(This article belongs to the Special Issue Feature Papers in Endocrines: 2024)
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14 pages, 1040 KiB  
Review
Antagonism of Estrogen Receptor α-Driven Transcription Mediated by AP-1 in Breast Cancer Therapy
by Guy Leclercq
Endocrines 2024, 5(1), 102-115; https://doi.org/10.3390/endocrines5010007 - 6 Mar 2024
Viewed by 889
Abstract
The evolution of breast cancers results from the emergence of epithelial cell subpopulations containing variant Estrogen Receptor α which is able to bypass conventional treatments aimed at antagonizing the activity of this tumor-promoting receptor. The present investigation concerns a few estradiol derivates bearing [...] Read more.
The evolution of breast cancers results from the emergence of epithelial cell subpopulations containing variant Estrogen Receptor α which is able to bypass conventional treatments aimed at antagonizing the activity of this tumor-promoting receptor. The present investigation concerns a few estradiol derivates bearing substituents in position 11β that might not only contribute to the development of drugs to alleviate this unfortunate issue but that may be also helpful in identifying molecular aspects of resistance to this receptor in order to elaborate other therapeutic approaches. In this regard, AP-1 assisted and ERE-directed ERα transcriptions are demonstrated to be key factors in this area: AP-1 transcriptions are shown to antagonize ERE transcriptions, thereby limiting their tumor-promoting activity. This property results from a conformal change in the receptor, which is induced essentially by estrogenic ligands which, inserted into a cavity of ERα’s ligand-binding pocket, govern this regulatory mechanism. Flexible 11β side-chains favor this insertion, in contrast to their rigid counterparts, which counteract it; these properties give rise to strong estrogenic, SERM or SERD profiles. Suspected extracellular regulatory mechanisms resulting from these ligand-induced transcriptions are elaborated on in the present work in the context of breast cancer development. Full article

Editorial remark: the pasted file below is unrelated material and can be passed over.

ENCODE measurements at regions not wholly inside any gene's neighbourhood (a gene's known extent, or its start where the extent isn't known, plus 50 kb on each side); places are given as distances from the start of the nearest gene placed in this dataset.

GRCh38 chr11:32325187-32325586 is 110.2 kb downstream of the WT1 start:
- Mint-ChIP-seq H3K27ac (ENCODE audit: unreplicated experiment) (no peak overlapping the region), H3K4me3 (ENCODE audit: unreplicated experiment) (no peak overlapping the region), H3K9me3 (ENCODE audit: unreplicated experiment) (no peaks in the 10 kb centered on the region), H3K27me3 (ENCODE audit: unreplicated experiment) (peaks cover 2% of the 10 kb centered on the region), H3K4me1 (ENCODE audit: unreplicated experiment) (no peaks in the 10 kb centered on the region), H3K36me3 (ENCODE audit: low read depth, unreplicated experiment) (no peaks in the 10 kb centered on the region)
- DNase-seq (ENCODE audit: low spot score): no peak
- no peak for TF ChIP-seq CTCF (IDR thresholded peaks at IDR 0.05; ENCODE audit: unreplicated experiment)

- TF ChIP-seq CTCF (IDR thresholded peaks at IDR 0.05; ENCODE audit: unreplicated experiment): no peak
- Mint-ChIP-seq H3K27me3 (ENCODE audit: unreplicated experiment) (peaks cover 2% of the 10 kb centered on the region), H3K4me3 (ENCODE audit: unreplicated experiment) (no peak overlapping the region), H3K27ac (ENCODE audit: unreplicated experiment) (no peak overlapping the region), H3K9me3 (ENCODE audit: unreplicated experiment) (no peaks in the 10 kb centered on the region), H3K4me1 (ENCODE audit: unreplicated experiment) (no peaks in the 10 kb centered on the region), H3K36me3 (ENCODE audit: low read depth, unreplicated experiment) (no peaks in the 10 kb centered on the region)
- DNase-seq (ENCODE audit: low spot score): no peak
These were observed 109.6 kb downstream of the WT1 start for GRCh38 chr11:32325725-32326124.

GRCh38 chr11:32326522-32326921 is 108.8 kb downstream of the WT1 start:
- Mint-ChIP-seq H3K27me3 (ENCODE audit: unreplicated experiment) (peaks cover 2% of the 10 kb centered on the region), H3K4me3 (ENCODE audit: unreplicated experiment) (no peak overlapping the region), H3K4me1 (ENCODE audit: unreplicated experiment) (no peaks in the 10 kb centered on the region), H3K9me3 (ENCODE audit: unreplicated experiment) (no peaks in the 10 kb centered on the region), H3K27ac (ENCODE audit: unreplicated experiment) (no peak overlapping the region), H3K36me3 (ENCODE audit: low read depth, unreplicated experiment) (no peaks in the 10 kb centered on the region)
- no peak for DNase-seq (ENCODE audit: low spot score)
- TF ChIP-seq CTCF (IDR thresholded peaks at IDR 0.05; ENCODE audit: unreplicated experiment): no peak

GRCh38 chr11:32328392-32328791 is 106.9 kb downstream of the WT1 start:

(This article belongs to the Special Issue Feature Papers in Endocrines 2023)
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15 pages, 314 KiB